These are all signs of anaphylaxis. Anaphylaxis requires immediate care.

Catamenial Dermatoses and Anaphylaxis

These conditions are also related to the menstrual cycle.


The symptoms of catamenial dermatoses are similar to PH. The timing is different, though. Symptoms occur during your period instead of before. A variety of rashes can also occur.

People with this condition have symptoms at the onset of menstruation. The symptoms continue until flow stops.

Some people may also experience catamenial anaphylaxis. This is a more serious reaction that involves several different parts of the body. Symptoms may include:


Symptoms of catamenial dermatoses are similar to PH. They happen at a different time during the monthly cycle.

Catamenial anaphylaxis is a more serious reaction that causes multiple symptoms.


Unlike PH, catamenial anaphylaxis is not thought to be a reaction to progesterone. Instead, it may be triggered by prostaglandins. These are hormones that influence processes like pain and inflammation. They are released from the lining of the uterus during your period.

Diagnosis and Treatment

Diagnosis of these conditions is usually based on:

  • Symptoms
  • Health history
  • Physical exam

Because the condition is rare, there is no standard treatment. In one small study, most patients did not respond to antihistamines. Others were successfully treated with hormones.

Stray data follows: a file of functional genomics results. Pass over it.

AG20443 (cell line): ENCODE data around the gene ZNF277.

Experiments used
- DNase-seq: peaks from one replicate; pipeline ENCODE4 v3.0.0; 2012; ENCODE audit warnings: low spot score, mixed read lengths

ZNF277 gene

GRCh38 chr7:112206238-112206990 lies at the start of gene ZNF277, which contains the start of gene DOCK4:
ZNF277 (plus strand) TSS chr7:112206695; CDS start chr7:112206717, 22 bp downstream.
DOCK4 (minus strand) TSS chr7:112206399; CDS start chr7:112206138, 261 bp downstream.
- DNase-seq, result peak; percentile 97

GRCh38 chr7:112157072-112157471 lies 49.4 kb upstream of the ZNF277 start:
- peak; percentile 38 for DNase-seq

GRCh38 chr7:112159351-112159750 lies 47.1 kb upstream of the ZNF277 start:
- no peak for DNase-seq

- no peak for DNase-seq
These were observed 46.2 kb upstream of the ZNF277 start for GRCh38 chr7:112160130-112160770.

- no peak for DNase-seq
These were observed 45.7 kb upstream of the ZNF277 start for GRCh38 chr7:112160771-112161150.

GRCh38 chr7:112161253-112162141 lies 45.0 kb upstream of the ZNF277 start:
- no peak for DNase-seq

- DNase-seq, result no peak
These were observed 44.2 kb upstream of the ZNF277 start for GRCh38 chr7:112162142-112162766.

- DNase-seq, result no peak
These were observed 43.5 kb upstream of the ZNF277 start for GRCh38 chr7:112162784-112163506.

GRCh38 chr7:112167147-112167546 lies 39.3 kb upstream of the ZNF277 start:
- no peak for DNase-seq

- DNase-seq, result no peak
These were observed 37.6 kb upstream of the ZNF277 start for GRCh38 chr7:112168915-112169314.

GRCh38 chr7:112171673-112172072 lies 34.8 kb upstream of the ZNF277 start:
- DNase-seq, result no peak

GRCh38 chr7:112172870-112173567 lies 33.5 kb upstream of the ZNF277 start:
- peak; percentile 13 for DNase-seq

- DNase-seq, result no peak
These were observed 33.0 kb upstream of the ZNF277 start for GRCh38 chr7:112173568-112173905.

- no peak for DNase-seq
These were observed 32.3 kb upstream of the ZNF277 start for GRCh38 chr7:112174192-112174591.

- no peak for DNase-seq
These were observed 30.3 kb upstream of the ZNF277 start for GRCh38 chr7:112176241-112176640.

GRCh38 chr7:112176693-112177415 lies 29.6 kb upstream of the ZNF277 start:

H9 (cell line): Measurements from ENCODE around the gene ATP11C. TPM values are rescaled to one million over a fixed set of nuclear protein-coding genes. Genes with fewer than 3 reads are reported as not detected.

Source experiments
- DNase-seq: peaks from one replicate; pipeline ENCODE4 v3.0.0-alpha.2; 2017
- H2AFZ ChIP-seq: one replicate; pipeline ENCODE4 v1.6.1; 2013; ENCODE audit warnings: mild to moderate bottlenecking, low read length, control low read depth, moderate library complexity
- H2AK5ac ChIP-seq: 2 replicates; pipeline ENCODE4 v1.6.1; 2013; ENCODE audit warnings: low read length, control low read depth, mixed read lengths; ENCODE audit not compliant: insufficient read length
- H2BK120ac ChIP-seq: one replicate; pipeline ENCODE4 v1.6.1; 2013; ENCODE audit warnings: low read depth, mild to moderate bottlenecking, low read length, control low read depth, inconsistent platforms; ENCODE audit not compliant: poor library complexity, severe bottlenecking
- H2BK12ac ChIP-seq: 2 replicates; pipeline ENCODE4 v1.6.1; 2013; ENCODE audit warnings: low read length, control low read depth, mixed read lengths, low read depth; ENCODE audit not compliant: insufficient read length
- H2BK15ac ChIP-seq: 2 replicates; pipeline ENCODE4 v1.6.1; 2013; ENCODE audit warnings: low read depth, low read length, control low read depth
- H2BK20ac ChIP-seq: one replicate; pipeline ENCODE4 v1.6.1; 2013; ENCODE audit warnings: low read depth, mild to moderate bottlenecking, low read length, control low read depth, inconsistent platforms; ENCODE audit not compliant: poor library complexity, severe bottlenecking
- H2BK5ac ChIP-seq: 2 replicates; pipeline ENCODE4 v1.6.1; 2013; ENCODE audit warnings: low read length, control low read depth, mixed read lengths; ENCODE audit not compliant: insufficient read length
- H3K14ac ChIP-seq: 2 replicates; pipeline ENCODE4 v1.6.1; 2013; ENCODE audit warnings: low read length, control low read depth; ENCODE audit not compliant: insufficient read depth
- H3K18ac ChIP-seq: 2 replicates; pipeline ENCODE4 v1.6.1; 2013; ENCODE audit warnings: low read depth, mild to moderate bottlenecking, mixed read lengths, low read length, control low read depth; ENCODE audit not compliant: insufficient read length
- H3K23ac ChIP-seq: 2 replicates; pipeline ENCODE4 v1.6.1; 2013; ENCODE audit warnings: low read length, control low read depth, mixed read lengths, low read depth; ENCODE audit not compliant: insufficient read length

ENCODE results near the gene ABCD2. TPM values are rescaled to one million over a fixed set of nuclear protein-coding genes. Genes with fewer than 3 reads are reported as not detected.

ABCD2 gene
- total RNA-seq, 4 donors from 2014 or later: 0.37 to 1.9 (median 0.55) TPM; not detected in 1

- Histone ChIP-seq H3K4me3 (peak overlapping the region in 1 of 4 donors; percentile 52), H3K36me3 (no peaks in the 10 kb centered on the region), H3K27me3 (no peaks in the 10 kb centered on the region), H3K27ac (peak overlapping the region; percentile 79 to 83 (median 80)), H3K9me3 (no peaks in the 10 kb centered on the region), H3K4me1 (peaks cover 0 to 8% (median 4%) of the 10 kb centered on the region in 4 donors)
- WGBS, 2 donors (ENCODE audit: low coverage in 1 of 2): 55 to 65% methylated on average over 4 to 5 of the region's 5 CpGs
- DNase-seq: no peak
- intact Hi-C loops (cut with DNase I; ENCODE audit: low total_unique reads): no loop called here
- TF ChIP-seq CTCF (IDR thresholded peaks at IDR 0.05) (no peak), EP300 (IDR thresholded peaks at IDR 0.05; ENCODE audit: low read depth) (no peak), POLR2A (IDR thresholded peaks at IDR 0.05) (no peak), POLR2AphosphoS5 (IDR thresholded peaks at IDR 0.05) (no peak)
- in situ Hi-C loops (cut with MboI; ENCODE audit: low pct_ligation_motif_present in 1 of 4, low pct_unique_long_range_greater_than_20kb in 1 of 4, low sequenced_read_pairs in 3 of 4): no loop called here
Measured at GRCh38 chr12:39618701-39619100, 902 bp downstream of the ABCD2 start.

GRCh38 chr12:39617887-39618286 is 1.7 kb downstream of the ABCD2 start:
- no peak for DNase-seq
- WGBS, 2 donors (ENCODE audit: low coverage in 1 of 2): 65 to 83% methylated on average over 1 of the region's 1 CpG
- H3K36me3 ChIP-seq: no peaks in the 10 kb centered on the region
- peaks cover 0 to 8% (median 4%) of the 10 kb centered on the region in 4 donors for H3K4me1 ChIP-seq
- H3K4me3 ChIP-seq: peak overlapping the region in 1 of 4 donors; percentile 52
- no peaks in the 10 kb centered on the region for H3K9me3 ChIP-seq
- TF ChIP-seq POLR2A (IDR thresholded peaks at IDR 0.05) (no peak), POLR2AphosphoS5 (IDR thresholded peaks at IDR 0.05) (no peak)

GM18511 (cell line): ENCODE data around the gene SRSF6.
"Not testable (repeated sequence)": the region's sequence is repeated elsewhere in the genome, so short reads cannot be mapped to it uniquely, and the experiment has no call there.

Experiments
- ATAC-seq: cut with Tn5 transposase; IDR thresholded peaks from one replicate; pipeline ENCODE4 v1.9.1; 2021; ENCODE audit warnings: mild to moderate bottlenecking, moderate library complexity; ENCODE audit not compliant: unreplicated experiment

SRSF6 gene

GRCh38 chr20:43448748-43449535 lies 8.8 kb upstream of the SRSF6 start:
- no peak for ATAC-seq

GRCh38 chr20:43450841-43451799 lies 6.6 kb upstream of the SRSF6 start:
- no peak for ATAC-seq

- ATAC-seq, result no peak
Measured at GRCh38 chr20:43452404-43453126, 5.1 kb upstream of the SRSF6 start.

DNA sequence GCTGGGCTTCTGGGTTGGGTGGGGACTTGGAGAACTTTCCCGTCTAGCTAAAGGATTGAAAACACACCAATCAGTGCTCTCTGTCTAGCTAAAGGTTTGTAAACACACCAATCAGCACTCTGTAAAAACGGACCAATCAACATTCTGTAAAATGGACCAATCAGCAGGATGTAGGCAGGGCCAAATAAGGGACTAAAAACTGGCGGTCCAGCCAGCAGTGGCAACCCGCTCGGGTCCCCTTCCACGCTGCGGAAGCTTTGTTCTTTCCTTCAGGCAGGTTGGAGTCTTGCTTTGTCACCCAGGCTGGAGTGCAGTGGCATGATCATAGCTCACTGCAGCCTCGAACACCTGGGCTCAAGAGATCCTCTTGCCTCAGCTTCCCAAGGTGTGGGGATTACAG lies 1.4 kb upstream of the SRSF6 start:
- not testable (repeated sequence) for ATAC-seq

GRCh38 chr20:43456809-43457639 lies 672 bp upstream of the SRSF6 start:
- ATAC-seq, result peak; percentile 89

In severe cases, surgical removal of the ovaries and uterus may be necessary. This is done when medications are unable to control the symptoms.


Allergic reactions related to the menstrual cycle are uncommon. Symptoms may include worsening skin conditions that can progress to anaphylaxis.

These conditions are usually diagnosed based on symptoms and health history. 

PH can be treated with antihistamines or corticosteroids. Treatments that prevent the ovaries from releasing an egg may also help.

Catamenial dermatosis and anaphylaxis may be treatable with hormones. 

Rarely, these conditions may require surgical removal of the ovaries and uterus.

Frequently Asked Questions

  • Can you develop an allergic reaction to birth control pills?

    It’s very unlikely. But it’s possible that contraceptive pills can cause a rash that could be mistaken for an allergic reaction. Research also shows that progesterone-only birth control are linked to progesterone hypersensitivity, which can cause dermatitis and hives.

  • How do you treat progesterone hypersensitivity?

    Treatment of progesterone hypersensitivity is based on managing the symptoms such as rash, swelling, itching, and hives. Medication may stop the production of progesterone or keep it from being active in the body. In some instances, the ovaries may be removed.

8 Sources
Verywell Health uses only high-quality sources, including peer-reviewed studies, to support the facts within our articles. Read our editorial process to learn more about how we fact-check and keep our content accurate, reliable, and trustworthy.
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By Daniel More, MD
Daniel More, MD, is a board-certified allergist and clinical immunologist. He is an assistant clinical professor at the University of California, San Francisco School of Medicine and currently practices at Central Coast Allergy and Asthma in Salinas, California.